Changing Seasons & Community Outreach

With the changing seasons, a 2nd grade teacher that I work with, decided combine the grade level PBL (Project Based Learning) theme, Kindness: How can we help others, with the needs of winter. Together we created a series of lessons that built off the kindness work the students had already done, that started with the classroom, then to the school, and now to the community, while still crafting it in a way that provided a lot of opportunities for student voice and direction. For this particular portion of the lesson we started with an open-ended question: “What do you notice?” while completing a picture walk with the following two stories:

Book Cover of "The Snowy Day"   Book Cover of "Snowflakes Fall"

This lead to an engaging discussion about the similarities between the two books, and with the share of another observation–how they were dressed, a deeper discussion on the needs of winter. From here the students directed me on how best to record these needs through art (forgive my lack of drawing skills :-)).

Drawing of a person in winter clothes.

This was followed by a writing prompt where the students needed to decide, out of all the items listed, which two were the most important for winter and why. To support our language learners, we used the following sentence frame:

In my opinion, ________________ and __________________ are the most important for winter, because _______________________________.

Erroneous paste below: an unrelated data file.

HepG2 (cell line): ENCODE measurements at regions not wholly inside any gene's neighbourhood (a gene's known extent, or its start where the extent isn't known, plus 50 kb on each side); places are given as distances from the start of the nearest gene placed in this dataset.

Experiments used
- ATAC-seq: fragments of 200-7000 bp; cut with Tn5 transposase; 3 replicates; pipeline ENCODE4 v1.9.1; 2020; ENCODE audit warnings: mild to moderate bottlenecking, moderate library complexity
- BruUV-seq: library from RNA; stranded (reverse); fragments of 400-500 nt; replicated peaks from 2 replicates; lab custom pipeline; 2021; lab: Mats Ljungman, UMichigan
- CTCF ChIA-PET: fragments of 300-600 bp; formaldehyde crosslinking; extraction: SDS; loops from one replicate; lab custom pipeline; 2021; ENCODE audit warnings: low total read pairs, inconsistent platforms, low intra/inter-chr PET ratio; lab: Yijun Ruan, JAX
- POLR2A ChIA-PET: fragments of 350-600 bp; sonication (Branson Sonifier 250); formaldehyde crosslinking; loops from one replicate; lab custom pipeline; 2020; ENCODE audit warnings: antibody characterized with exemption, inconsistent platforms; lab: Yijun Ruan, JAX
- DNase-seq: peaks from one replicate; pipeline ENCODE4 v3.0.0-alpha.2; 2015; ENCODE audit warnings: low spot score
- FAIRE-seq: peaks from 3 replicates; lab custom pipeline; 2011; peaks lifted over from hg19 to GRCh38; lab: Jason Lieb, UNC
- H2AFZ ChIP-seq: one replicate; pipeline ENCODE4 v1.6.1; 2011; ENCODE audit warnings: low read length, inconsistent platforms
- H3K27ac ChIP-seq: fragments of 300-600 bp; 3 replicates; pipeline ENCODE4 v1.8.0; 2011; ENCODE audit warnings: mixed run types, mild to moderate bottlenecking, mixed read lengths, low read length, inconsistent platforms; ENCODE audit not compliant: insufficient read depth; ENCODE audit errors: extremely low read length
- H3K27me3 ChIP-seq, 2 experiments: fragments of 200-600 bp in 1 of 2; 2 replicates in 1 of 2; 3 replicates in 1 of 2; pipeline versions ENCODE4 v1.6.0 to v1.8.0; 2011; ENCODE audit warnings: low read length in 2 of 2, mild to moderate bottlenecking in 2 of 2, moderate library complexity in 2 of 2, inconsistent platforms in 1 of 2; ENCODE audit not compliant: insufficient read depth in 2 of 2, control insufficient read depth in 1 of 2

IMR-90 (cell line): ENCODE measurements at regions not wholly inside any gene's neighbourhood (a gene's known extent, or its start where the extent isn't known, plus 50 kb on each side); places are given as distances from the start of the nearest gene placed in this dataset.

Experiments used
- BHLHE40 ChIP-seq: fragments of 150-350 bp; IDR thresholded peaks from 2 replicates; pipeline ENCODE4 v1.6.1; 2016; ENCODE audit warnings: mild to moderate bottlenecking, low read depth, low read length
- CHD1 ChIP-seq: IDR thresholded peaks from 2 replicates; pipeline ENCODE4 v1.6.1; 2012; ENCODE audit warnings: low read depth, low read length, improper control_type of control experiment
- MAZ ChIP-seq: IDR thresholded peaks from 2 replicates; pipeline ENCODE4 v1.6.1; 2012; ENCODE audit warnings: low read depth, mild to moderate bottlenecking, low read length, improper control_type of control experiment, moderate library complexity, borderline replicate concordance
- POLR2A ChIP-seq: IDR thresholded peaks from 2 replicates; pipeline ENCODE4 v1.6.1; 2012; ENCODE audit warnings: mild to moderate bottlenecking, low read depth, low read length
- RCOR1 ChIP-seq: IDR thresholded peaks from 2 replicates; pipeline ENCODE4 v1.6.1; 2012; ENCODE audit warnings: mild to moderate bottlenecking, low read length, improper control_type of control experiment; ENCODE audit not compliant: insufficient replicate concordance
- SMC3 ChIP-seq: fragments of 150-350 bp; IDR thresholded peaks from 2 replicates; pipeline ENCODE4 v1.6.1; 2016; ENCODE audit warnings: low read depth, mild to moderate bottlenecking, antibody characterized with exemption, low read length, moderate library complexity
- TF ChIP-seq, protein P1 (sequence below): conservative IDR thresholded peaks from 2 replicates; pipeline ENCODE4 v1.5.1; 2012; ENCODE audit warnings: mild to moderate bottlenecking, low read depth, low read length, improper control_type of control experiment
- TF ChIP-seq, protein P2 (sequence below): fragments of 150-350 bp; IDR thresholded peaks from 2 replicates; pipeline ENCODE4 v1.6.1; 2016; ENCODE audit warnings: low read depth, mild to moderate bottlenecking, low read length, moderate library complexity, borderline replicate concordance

The next day the students shared their opinions and created a class graph:

Class Graph

What followed was a open discussion about these items and whether or not they thought everyone in the community had these items. What was shared was both heart felt and heart warming. After coming to consensus about needs, problems, and the idea that problems have solutions, my co-teaching partner asked the class if they thought that 2nd graders could think of ways to help. YES!!! Was the response! 🙂

Oh, but how? The students divided into small groups to discuss it, using a Circle Map, and shared their ideas–which I recorded by using the tally mark strategy.

What’s next? You’ll have to keep checking back. 🙂

Side Note: a discussion of weather and climate is also a piece of these lessons, but I don’t have that fully captured, since I primarily support writing instruction. I am only there for 45 minutes each day, unfortunately.

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